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Home News Improve Post-Harvest Handling, Farmers Ask Govt

Improve Post-Harvest Handling, Farmers Ask Govt

by Wangah Wanyama
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By Henry Sekanjako

Small-scale farmers have asked the Government to invest more funds in post-harvest handling and storage facilities.

Farmers say they make losses especially during bumper harvests due to lack of proper storage facilities for surplus produce.

“We urge the Government to consider investing more resources to post harvest handling and storage facilities for better management of their produce,” Hakim Baliraine, the Chairperson Eastern and Southern Africa small scale farmers’ Forum (ESAFF-Uganda) said.

The farmers want the Government to allocate more funding to seed management by supporting the farmer managed seed system and community seeds banks.

The call by farmers comes at a time when the South Sudanese Government blocked Uganda’s maize to the South Sudan, saying it has aflatoxins which is mainly caused as a result of poor post-harvest handling.

For improved agricultural production, the Government has allocated shillings 2.2 trillion for food security, irrigation, climate change mitigation, value chain development a agriculture research and disease control, in the budget for 2023/2024 financial year.

Responding to the budgetary allocations for the agricultural sector, the small scale farmers highlighted a number of priority areas which they said have been under funded and ignored by the Government.

“The Government should increase funding for extension to meet the demands for the extension to cater for transport facilitation, recruitment, training and equipping of extension workers for improved extension service delivery,” Margaret Masudro a member of ESAFF-Adjumani district said.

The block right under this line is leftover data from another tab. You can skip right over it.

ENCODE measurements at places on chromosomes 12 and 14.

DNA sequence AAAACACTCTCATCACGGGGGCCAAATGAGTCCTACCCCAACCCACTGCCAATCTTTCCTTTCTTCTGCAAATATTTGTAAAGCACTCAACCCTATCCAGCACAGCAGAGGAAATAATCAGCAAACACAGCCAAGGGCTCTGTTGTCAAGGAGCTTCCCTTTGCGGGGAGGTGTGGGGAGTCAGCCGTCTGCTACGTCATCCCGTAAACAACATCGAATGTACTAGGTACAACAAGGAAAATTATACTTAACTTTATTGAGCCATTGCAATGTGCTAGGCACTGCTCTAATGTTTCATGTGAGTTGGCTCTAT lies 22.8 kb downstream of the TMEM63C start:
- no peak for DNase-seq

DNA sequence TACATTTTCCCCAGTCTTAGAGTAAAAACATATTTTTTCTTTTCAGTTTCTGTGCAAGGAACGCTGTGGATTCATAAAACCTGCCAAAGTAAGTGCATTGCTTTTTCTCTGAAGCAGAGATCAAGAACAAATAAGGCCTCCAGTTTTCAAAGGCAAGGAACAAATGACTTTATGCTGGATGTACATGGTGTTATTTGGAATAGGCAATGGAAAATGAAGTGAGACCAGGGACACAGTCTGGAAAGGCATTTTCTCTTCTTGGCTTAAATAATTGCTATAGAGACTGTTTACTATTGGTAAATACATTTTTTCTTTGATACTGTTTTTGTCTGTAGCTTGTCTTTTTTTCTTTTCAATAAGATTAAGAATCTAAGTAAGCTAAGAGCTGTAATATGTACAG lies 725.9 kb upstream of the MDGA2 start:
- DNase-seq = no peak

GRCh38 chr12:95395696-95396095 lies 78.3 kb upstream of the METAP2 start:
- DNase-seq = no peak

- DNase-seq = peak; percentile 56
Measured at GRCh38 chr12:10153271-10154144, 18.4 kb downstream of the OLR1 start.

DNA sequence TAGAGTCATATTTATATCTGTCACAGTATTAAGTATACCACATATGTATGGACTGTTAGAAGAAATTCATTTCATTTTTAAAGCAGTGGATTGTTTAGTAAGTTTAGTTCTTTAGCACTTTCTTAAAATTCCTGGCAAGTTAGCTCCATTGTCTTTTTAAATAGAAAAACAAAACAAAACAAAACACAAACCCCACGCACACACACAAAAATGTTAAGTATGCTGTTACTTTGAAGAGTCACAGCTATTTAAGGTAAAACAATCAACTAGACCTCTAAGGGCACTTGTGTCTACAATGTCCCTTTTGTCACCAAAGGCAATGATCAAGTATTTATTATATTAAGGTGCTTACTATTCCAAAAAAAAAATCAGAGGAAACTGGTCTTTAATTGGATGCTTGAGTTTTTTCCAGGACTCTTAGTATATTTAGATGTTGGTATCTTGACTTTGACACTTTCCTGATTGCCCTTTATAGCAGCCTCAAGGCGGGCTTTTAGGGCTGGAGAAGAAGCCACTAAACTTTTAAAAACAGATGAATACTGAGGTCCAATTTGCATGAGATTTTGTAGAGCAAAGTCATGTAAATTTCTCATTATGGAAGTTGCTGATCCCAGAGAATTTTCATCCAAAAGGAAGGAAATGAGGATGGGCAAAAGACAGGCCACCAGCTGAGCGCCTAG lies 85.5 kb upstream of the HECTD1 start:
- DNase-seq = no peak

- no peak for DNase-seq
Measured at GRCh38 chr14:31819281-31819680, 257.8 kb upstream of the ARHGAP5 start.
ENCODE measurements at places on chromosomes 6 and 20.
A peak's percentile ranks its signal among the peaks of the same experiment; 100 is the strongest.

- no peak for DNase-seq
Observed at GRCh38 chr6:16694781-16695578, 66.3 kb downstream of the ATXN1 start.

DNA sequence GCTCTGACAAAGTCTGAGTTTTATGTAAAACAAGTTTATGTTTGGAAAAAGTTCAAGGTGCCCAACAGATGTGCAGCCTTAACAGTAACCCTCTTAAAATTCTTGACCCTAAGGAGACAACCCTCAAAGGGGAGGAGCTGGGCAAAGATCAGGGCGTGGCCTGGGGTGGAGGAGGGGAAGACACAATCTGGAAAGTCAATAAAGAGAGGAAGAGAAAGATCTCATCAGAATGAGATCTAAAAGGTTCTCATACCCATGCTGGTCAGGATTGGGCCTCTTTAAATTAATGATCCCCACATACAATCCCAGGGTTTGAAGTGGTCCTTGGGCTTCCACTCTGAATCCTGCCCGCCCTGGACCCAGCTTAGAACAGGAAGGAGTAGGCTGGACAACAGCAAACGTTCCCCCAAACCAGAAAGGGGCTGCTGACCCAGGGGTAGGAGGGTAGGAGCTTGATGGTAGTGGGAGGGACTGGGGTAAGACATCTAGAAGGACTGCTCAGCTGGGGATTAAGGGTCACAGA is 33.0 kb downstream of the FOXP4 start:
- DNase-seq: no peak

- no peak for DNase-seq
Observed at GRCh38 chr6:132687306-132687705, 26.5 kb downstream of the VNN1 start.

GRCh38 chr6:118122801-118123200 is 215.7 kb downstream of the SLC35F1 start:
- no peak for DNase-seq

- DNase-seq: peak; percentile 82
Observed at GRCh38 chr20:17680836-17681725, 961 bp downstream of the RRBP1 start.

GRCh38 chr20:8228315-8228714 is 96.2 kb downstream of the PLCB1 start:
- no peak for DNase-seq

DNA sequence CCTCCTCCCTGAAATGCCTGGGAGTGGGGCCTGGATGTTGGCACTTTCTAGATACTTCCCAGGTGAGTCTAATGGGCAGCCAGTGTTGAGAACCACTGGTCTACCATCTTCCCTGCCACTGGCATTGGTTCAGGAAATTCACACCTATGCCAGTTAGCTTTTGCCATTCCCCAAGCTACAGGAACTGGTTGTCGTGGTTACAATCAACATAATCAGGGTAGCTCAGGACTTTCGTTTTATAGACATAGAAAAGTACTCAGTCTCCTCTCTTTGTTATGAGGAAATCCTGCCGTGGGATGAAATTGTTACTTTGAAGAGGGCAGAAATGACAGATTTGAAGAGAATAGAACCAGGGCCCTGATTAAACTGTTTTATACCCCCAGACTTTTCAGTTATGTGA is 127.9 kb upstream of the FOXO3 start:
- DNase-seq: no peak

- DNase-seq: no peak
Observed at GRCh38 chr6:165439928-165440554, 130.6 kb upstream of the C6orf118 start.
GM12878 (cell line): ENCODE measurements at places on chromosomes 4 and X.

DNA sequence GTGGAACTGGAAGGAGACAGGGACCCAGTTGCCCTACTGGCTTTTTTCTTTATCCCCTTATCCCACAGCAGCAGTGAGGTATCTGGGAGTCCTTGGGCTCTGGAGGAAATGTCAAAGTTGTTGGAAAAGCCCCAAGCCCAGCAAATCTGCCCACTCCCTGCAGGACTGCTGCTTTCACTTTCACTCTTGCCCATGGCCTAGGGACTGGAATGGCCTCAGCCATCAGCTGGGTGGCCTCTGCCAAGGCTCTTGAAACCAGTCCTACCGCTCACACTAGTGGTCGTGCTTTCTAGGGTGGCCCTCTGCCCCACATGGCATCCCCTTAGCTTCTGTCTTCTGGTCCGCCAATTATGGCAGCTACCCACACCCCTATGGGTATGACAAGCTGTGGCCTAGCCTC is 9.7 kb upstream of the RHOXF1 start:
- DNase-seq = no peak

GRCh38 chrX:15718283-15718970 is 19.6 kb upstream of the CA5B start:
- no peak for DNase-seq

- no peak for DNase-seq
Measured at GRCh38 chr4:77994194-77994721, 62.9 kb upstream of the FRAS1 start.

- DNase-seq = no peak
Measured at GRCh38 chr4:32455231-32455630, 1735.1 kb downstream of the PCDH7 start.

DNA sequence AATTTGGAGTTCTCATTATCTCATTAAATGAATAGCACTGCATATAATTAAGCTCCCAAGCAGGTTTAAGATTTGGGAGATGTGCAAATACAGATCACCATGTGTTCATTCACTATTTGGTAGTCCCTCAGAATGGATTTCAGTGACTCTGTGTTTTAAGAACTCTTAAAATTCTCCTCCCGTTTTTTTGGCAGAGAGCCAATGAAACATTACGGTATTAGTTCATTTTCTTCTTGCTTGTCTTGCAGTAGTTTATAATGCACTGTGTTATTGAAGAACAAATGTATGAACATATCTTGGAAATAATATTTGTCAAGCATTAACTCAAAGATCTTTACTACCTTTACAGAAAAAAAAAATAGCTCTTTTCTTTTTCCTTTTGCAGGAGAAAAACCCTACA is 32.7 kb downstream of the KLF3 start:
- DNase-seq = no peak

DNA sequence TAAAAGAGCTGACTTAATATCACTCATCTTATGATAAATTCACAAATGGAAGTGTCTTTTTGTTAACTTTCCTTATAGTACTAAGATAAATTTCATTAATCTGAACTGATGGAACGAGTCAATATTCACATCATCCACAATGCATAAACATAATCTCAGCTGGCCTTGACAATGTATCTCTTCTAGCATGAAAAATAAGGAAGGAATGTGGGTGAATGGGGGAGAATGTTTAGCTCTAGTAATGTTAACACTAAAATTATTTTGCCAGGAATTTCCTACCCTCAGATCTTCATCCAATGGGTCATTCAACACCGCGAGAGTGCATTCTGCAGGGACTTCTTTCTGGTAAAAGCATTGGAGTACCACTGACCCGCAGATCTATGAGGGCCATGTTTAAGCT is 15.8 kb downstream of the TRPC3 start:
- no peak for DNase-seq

Addressing journalists in Kampala on Friday, the small scale farmers want the Government to build the capacity of extension workers along with farmers’ initiatives like the farmer field schools that support small scale farmers’ extension.


They also want the Government to establish valley dams to promote irrigation since drip irrigation is limited to crops like tomatoes, and other vegetables.

The farmers also appealed to the Government to allocate more funds for boosting of agriculture credit facilities for small scale farmers’ production and productivity.

“The Government also needs to allocate more funds to community based financial institutions to ensure access to cheap credit and construct fruit processing factories in all regions especially in the northern and eastern region to minimize wastage and support value addition,” Masudro said.

In their statement, the farmers want the Government to allocate more funds to mitigate the effects of climate change such as building on the tree planting across the country and the restoration of the encroached wetlands among other natural resources.

According to the farmers, Uganda’s food security and rural development depend on its large number of small; scale farmers thus the need to invest in the sector.

“The 2023/2024 national budget shows relative support for citizens, notably small scale farmers recovering from COVID-19. This budget supports the transition from a raw materials based economy to a manufacturing and knowledge based one, but allocation to human development is constrained,” Baliraine said.

The small scale farmers appealed to the Government to promote agro ecology investment which they said is needed to promote value addition, business growth and employment creation for the youth, women and all Ugandans.

The Minister of finance planning and economic development Matia Kasaija last month presented to the country a shilling 52.7 trillion budget for 2023/2024 financial year.

The theme for the budget, is full monetization of Uganda’s economy through commercial agriculture, industrialization, expanding and broadening service, digital transformation and market access. However, to achieve the its aspirations for the national budget, the farmers advised the Government to extensively address persistent corruption, late fund disbursement and limited balanced community partnership.

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